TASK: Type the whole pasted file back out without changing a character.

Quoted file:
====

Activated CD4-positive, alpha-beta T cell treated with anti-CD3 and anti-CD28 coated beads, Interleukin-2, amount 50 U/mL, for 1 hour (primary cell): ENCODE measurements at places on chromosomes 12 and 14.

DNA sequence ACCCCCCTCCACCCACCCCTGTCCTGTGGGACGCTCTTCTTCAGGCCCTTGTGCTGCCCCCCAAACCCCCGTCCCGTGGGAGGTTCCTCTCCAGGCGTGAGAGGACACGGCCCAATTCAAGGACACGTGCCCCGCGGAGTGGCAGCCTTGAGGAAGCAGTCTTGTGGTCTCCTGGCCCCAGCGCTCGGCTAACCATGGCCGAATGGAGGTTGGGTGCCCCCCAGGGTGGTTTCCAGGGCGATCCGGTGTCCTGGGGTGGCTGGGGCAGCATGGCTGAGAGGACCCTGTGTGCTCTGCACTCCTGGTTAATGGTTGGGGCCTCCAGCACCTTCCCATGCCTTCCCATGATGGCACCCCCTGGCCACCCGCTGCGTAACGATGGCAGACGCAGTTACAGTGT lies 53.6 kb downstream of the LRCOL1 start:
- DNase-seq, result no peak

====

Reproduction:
Activated CD4-positive, alpha-beta T cell treated with anti-CD3 and anti-CD28 coated beads, Interleukin-2, amount 50 U/mL, for 1 hour (primary cell): ENCODE measurements at places on chromosomes 12 and 14.

DNA sequence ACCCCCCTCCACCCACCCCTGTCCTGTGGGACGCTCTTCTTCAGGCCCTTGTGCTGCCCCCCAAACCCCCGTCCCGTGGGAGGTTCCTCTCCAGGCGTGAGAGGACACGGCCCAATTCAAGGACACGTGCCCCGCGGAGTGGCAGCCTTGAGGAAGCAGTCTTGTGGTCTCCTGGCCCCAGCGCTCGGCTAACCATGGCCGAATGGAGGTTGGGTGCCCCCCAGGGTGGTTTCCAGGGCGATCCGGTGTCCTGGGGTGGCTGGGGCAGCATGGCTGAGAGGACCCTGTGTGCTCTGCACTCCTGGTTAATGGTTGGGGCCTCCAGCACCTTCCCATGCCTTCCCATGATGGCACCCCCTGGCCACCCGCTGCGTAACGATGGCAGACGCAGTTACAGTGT lies 53.6 kb downstream of the LRCOL1 start:
- DNase-seq, result no peak